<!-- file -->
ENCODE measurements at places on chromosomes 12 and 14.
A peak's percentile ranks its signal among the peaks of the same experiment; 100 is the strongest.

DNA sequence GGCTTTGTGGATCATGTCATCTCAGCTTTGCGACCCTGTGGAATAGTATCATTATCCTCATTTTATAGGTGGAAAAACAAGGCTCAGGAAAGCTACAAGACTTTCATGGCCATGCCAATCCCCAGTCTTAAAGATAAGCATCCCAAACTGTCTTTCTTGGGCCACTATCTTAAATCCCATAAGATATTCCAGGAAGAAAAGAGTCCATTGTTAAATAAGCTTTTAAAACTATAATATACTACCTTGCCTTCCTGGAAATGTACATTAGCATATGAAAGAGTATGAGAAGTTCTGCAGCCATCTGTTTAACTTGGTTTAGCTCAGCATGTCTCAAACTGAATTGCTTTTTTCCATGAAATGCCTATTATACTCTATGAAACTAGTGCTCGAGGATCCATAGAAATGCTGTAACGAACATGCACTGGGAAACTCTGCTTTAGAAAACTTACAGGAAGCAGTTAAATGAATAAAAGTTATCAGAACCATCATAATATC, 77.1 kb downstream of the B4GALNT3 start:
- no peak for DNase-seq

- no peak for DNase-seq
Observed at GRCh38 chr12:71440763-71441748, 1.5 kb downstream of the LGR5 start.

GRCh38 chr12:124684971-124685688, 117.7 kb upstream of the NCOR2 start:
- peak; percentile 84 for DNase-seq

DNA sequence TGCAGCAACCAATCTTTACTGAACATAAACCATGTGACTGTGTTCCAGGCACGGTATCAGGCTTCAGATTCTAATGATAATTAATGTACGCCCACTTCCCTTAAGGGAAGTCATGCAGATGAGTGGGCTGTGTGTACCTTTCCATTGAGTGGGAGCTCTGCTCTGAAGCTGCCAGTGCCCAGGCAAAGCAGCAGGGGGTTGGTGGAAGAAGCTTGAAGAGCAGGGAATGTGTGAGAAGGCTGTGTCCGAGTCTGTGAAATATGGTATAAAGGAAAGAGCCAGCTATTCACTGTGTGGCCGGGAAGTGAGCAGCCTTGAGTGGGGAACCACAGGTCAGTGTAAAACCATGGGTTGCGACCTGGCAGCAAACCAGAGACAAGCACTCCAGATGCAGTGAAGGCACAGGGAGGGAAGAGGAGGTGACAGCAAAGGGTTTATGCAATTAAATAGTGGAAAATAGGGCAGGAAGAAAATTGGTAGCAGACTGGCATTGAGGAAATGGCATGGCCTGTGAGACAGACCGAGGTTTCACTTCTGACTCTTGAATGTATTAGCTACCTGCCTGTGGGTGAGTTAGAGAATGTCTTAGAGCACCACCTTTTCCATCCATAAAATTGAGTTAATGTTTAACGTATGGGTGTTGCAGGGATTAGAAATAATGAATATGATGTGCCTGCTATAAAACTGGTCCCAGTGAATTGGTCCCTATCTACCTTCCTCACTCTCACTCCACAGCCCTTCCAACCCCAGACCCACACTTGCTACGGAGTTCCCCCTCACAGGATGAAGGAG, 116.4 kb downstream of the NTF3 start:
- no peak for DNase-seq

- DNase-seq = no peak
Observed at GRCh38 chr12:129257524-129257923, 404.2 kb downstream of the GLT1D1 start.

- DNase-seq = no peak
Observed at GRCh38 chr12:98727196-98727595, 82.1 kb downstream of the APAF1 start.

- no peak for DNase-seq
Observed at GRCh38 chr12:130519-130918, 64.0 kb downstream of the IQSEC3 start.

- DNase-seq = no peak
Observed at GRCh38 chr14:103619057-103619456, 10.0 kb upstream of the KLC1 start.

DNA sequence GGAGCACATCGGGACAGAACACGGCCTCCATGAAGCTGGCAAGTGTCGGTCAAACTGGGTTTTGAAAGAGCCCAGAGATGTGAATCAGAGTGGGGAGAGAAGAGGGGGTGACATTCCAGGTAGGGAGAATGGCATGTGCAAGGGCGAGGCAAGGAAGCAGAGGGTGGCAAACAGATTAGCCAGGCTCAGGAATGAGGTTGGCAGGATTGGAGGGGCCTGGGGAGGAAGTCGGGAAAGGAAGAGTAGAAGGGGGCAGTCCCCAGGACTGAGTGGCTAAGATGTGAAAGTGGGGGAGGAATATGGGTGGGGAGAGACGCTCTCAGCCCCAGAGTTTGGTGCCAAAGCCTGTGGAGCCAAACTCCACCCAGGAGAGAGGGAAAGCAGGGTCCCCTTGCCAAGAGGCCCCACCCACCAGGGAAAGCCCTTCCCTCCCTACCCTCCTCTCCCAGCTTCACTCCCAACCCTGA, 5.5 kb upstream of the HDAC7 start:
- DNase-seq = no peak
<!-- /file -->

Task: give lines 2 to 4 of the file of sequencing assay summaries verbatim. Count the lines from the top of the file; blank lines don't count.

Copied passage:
A peak's percentile ranks its signal among the peaks of the same experiment; 100 is the strongest.

DNA sequence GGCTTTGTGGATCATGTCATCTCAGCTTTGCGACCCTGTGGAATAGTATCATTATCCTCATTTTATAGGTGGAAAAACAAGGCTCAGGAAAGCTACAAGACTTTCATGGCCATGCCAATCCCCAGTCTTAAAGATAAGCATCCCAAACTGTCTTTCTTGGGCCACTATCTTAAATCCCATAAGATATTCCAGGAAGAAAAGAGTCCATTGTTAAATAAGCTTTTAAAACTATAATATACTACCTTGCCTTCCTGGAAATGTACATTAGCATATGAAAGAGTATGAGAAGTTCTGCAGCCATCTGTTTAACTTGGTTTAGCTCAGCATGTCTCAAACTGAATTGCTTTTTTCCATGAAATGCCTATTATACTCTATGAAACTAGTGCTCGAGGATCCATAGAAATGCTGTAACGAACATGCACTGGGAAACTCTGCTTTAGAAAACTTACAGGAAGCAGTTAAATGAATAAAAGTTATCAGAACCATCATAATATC, 77.1 kb downstream of the B4GALNT3 start:
- no peak for DNase-seq